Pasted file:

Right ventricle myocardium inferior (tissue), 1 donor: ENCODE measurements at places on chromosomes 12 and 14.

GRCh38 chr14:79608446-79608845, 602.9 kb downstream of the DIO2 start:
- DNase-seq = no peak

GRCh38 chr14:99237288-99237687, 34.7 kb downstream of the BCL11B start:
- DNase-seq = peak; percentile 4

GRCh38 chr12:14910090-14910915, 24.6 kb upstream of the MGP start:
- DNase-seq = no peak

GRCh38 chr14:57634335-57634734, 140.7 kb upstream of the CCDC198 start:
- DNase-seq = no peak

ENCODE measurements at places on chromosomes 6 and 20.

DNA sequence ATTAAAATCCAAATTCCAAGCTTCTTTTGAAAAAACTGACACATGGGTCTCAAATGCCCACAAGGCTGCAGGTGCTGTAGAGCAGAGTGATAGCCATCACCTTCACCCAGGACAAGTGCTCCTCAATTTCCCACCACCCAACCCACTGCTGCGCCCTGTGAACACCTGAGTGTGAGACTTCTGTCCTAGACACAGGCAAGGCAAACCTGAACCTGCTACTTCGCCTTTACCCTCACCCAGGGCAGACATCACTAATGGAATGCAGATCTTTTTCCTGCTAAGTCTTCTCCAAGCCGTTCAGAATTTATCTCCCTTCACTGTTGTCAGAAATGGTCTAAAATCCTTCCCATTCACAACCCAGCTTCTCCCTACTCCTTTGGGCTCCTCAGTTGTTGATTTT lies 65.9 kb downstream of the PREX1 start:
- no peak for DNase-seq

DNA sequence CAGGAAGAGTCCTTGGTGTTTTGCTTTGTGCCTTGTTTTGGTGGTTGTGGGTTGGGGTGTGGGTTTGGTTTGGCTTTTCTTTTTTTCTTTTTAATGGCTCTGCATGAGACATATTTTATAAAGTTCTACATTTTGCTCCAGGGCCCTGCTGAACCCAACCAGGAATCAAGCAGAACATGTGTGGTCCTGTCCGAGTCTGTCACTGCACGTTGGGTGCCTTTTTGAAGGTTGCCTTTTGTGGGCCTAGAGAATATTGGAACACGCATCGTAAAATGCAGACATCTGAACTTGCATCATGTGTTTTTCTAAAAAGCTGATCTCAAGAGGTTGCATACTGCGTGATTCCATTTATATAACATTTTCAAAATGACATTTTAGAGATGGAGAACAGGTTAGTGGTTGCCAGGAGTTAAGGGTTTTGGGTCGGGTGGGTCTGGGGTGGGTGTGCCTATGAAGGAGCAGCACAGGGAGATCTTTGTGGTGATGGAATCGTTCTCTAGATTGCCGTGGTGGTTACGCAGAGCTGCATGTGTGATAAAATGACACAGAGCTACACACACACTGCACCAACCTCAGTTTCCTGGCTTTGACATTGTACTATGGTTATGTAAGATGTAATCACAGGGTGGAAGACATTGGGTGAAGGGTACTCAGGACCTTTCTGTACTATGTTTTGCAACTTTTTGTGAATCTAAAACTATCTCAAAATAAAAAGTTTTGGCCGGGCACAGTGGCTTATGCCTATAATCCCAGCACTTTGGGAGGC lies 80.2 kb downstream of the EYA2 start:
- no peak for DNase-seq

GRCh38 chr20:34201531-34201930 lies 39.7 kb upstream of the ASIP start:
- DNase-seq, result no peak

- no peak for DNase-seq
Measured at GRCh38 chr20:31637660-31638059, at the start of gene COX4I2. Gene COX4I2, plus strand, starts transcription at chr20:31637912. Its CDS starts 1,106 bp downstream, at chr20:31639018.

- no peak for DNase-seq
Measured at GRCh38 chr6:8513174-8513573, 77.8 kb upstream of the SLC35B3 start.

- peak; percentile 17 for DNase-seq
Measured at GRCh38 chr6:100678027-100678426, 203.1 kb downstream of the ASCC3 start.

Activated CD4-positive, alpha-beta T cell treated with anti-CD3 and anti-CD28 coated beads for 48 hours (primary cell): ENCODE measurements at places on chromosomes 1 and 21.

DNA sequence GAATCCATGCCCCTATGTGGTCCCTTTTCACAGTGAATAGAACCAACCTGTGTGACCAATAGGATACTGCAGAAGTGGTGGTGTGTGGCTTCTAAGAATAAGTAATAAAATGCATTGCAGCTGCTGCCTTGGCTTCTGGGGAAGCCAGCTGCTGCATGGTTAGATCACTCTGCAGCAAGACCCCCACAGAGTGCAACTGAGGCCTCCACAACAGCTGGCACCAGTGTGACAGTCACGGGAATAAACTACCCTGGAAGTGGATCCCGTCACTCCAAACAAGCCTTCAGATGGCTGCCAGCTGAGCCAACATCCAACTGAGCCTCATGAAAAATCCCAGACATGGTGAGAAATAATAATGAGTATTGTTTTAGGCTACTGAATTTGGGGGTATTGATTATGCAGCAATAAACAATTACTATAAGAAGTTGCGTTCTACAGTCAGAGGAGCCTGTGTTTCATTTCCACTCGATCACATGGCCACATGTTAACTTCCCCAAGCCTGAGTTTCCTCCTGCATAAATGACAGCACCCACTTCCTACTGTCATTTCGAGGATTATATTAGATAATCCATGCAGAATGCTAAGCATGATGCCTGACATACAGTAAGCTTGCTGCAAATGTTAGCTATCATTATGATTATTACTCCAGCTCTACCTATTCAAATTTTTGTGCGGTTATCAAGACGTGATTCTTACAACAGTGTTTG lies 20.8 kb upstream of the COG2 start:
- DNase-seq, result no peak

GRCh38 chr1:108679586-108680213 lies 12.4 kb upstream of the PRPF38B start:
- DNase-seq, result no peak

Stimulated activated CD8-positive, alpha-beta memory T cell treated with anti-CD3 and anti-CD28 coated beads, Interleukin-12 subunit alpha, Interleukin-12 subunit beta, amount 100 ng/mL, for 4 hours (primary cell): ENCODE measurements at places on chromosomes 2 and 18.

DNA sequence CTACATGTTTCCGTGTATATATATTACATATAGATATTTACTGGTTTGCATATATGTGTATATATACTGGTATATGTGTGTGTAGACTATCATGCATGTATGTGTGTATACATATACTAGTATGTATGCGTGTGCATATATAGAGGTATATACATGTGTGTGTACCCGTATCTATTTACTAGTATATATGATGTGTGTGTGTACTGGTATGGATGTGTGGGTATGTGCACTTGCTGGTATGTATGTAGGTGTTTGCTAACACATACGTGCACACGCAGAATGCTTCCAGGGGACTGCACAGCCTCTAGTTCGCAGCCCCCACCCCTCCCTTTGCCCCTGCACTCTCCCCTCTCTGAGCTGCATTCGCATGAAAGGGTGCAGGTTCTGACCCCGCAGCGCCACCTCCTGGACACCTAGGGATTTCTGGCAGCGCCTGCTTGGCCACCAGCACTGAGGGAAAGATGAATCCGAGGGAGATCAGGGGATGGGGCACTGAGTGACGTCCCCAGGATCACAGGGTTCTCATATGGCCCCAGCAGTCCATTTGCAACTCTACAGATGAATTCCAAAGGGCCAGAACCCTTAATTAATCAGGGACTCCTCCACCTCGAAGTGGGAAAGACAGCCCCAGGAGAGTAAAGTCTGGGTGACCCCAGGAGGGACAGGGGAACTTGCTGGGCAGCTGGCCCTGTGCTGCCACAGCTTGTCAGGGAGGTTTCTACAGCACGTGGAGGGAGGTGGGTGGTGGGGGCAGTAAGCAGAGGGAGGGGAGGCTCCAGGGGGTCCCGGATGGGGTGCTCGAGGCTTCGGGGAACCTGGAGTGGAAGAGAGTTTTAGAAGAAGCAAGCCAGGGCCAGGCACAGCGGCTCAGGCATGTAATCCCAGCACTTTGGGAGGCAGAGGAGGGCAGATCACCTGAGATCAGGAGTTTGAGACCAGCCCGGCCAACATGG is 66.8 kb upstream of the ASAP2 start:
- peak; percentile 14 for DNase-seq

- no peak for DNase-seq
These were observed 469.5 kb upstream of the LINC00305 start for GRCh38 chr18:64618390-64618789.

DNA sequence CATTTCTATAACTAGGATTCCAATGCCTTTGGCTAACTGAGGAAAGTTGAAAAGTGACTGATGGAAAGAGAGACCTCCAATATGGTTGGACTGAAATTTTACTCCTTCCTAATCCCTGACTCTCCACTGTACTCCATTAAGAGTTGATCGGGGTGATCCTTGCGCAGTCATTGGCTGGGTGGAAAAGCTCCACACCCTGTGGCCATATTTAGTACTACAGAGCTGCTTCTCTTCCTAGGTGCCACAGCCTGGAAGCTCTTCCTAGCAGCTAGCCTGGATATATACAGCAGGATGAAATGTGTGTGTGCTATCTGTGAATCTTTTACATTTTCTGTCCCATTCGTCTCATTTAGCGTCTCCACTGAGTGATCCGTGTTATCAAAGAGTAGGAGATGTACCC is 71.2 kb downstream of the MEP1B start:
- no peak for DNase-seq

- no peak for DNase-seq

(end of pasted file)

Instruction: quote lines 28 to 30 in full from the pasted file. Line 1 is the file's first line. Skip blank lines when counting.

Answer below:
Stimulated activated CD8-positive, alpha-beta memory T cell treated with anti-CD3 and anti-CD28 coated beads, Interleukin-12 subunit alpha, Interleukin-12 subunit beta, amount 100 ng/mL, for 4 hours (primary cell): ENCODE measurements at places on chromosomes 2 and 18.

DNA sequence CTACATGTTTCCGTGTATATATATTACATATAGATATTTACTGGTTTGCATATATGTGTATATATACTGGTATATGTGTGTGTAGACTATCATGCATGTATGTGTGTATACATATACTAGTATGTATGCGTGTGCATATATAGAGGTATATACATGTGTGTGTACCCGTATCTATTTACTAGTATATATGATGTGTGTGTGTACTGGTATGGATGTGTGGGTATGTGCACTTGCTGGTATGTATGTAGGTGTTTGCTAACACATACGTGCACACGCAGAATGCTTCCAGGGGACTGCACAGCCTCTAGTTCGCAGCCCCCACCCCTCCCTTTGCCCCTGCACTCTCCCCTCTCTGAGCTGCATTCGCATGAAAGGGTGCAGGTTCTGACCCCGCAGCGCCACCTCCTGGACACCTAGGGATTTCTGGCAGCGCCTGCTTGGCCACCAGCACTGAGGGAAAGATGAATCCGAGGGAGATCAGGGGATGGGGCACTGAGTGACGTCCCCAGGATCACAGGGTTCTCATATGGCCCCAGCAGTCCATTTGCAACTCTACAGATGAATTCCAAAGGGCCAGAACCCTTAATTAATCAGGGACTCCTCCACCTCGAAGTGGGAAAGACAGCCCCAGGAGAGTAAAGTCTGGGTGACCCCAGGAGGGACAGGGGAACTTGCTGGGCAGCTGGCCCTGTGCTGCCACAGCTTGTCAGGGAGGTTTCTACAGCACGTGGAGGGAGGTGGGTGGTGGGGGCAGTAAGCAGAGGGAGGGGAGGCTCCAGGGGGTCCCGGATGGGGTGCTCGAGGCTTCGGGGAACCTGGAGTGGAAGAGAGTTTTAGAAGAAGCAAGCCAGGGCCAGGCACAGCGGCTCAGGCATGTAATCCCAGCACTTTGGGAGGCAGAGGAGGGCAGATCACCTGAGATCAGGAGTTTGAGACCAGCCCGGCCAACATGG is 66.8 kb upstream of the ASAP2 start:
- peak; percentile 14 for DNase-seq